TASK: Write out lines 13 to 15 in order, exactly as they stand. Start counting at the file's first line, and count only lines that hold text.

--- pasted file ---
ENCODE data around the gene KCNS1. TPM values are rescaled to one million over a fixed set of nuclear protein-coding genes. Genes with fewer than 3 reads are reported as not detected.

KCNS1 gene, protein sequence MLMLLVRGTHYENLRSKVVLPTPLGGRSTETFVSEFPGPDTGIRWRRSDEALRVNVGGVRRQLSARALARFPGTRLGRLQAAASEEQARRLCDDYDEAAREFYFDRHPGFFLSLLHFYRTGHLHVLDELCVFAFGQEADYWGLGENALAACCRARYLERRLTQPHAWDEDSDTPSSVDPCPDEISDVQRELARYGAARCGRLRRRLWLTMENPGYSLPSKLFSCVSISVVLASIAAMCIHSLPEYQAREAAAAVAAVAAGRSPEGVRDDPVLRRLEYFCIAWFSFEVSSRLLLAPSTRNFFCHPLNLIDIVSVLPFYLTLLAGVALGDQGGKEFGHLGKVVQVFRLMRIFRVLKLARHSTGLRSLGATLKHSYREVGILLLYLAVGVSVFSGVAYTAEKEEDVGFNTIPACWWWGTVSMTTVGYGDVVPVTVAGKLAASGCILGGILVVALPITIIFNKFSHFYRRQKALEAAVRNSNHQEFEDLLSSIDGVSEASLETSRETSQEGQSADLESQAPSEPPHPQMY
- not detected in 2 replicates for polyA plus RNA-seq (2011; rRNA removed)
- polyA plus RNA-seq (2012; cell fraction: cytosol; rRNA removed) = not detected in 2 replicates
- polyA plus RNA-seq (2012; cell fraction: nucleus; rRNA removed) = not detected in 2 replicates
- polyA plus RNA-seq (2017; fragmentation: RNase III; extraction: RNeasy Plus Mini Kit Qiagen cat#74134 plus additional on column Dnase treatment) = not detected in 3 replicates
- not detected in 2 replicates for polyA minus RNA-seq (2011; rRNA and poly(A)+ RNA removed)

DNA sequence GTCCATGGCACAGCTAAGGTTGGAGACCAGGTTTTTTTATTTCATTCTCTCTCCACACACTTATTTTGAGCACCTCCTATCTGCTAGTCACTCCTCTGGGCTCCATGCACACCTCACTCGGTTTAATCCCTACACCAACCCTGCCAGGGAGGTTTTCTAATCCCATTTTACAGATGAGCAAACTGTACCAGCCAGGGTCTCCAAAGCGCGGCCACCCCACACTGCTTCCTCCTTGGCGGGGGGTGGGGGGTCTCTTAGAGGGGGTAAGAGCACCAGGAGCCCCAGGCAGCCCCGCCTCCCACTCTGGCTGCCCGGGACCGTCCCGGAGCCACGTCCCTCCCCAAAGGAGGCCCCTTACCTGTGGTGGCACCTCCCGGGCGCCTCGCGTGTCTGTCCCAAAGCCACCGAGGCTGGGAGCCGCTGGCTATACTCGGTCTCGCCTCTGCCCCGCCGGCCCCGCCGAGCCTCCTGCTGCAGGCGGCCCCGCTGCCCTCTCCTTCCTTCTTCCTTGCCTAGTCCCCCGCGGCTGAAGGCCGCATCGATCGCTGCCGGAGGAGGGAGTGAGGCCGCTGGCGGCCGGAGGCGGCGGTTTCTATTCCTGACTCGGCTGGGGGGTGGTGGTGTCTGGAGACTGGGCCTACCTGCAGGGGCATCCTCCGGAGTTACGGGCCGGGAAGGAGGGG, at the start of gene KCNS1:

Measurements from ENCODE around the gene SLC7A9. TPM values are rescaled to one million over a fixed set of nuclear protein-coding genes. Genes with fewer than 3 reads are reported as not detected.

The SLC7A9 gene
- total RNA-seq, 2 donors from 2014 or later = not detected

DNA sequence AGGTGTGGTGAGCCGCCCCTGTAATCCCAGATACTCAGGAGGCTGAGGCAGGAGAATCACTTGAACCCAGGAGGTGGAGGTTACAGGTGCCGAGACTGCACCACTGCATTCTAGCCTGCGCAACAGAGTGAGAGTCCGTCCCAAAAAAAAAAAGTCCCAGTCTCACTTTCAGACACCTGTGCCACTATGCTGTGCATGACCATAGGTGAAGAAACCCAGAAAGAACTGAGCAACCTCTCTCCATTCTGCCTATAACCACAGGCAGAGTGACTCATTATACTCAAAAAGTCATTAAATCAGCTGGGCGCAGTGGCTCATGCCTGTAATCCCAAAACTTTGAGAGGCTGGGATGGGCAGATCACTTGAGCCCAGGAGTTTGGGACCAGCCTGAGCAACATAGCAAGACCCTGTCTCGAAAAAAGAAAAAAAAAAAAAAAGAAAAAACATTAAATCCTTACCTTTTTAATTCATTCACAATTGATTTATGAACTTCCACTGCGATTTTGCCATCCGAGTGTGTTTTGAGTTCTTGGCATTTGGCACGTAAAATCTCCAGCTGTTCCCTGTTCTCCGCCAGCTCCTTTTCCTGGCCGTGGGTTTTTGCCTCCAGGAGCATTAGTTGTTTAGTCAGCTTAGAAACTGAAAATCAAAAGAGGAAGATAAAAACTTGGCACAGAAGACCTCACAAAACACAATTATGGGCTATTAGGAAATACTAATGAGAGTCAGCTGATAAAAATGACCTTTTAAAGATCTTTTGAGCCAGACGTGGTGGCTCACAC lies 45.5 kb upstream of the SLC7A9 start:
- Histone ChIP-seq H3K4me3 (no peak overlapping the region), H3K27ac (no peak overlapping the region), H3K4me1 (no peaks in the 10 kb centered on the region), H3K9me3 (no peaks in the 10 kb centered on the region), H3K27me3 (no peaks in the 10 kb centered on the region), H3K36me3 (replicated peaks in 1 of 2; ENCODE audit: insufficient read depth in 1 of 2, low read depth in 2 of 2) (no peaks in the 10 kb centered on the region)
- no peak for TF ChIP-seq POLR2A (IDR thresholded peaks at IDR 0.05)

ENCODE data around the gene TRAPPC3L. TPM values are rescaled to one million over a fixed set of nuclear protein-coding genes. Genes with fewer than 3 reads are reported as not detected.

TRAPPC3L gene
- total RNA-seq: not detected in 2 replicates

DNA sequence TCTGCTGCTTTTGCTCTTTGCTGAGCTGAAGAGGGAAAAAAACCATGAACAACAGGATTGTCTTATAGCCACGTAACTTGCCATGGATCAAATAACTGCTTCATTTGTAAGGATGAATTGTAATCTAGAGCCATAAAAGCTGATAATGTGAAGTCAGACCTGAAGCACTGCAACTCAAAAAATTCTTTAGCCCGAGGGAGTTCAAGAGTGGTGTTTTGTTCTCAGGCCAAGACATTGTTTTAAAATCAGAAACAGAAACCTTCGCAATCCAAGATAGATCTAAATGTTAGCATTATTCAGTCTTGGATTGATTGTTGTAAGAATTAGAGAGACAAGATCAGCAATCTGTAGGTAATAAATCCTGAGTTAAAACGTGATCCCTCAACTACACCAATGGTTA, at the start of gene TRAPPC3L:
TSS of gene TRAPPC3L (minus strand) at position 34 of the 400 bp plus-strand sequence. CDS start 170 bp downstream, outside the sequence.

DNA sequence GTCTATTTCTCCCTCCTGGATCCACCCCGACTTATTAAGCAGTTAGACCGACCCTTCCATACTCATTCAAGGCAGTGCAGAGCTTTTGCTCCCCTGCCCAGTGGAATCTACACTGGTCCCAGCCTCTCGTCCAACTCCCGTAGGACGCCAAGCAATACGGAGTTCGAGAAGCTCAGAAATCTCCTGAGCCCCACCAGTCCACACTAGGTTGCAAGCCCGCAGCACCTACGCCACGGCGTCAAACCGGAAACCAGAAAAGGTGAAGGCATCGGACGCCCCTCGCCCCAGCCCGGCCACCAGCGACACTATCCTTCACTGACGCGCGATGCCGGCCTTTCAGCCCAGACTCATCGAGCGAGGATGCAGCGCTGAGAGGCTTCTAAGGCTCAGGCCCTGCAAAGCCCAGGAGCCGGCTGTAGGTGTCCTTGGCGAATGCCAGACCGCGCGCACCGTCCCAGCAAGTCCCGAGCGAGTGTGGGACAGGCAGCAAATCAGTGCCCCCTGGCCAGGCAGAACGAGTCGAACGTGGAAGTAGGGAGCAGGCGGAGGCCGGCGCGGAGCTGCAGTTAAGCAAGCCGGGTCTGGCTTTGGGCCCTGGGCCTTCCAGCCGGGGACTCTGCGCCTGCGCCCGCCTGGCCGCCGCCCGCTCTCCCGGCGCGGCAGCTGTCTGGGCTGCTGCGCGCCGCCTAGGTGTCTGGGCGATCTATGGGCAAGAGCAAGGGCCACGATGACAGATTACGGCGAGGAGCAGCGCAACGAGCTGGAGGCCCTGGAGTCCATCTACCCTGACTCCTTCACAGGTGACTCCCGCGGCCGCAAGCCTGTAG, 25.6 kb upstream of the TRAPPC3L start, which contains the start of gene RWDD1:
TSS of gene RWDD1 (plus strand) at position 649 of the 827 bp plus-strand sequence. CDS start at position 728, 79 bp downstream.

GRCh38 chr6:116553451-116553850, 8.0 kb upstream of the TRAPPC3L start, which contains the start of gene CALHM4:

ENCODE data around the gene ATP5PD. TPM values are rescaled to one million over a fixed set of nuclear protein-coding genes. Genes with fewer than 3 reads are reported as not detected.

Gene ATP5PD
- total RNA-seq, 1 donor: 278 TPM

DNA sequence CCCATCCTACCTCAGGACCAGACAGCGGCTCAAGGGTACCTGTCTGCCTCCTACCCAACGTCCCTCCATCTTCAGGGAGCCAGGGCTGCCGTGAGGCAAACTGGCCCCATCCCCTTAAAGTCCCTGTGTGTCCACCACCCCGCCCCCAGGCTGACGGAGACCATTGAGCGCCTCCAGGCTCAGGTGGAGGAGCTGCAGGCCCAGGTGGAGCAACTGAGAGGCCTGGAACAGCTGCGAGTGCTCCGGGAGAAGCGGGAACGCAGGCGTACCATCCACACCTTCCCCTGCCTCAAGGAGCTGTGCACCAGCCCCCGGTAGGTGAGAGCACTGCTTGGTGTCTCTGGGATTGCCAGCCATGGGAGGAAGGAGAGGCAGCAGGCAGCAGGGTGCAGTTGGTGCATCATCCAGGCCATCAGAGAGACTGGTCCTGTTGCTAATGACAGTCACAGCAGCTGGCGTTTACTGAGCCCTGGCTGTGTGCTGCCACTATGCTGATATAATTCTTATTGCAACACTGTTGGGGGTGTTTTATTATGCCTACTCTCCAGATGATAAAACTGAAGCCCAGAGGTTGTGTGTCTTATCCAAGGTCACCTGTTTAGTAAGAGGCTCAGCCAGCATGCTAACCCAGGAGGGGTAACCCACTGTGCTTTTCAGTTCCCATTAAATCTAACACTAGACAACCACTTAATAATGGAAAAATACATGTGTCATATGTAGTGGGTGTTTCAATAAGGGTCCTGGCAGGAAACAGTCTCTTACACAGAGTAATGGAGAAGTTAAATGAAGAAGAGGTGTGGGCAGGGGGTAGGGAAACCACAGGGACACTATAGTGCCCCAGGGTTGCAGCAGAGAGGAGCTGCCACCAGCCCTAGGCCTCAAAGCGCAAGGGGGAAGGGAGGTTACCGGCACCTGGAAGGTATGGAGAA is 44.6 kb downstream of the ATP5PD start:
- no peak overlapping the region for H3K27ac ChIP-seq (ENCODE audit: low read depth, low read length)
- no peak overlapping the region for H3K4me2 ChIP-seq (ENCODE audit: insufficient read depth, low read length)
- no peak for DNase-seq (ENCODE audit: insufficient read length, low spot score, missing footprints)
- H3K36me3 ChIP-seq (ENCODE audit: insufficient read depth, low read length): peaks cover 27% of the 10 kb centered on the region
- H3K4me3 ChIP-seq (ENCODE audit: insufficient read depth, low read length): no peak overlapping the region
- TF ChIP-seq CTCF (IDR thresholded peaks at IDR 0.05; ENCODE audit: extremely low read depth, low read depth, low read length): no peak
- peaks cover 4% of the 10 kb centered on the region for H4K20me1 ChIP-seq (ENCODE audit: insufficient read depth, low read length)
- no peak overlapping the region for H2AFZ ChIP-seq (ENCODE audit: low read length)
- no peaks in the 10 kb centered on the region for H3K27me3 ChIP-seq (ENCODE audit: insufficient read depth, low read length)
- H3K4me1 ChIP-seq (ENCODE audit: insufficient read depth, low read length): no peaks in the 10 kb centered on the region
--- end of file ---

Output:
- Histone ChIP-seq H3K4me3 (no peak overlapping the region), H3K27ac (no peak overlapping the region), H3K4me1 (no peaks in the 10 kb centered on the region), H3K9me3 (no peaks in the 10 kb centered on the region), H3K27me3 (no peaks in the 10 kb centered on the region), H3K36me3 (replicated peaks in 1 of 2; ENCODE audit: insufficient read depth in 1 of 2, low read depth in 2 of 2) (no peaks in the 10 kb centered on the region)
- no peak for TF ChIP-seq POLR2A (IDR thresholded peaks at IDR 0.05)

ENCODE data around the gene TRAPPC3L. TPM values are rescaled to one million over a fixed set of nuclear protein-coding genes. Genes with fewer than 3 reads are reported as not detected.